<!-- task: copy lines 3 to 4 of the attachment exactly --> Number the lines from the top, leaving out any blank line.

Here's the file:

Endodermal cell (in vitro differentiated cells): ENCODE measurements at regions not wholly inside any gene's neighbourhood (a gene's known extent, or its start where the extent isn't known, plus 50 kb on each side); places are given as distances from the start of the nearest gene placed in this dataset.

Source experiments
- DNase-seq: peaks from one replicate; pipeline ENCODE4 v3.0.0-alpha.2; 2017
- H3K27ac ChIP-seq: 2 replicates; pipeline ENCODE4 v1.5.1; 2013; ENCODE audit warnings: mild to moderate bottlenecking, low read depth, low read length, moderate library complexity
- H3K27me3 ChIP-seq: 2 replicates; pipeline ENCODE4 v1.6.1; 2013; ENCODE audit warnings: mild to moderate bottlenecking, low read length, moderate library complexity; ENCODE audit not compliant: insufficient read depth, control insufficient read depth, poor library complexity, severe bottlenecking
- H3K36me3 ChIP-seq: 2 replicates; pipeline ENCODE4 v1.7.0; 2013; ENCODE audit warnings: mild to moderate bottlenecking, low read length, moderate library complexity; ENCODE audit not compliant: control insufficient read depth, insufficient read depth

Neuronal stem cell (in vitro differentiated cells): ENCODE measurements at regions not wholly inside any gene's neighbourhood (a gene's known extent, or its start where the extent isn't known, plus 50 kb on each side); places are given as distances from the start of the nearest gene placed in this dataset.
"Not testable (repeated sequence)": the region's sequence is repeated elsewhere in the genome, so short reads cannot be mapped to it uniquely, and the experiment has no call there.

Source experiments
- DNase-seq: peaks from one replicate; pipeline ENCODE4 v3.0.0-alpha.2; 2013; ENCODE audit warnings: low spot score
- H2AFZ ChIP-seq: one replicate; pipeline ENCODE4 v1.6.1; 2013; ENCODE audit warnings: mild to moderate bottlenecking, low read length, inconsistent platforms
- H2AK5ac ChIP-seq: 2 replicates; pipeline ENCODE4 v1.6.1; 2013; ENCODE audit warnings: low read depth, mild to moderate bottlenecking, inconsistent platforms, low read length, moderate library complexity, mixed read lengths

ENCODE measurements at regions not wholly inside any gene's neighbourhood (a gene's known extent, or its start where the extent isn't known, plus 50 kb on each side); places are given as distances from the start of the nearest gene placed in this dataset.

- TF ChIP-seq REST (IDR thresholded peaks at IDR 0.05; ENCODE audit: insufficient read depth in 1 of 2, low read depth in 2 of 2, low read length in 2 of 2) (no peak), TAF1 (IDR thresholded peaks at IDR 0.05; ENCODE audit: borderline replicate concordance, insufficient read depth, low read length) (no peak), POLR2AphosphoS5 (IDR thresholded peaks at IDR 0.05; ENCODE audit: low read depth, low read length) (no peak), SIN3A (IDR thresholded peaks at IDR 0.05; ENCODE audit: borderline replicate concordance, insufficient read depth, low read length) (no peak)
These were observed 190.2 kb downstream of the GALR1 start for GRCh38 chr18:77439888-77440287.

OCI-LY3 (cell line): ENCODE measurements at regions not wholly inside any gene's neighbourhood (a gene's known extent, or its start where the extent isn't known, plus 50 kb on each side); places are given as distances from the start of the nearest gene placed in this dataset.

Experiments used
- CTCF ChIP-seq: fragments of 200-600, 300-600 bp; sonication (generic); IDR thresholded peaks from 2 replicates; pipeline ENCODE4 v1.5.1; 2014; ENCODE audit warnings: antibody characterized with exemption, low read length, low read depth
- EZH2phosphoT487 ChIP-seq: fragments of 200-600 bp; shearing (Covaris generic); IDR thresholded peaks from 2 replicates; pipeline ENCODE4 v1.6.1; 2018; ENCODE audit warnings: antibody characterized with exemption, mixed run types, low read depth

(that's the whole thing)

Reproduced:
- DNase-seq: peaks from one replicate; pipeline ENCODE4 v3.0.0-alpha.2; 2017
- H3K27ac ChIP-seq: 2 replicates; pipeline ENCODE4 v1.5.1; 2013; ENCODE audit warnings: mild to moderate bottlenecking, low read depth, low read length, moderate library complexity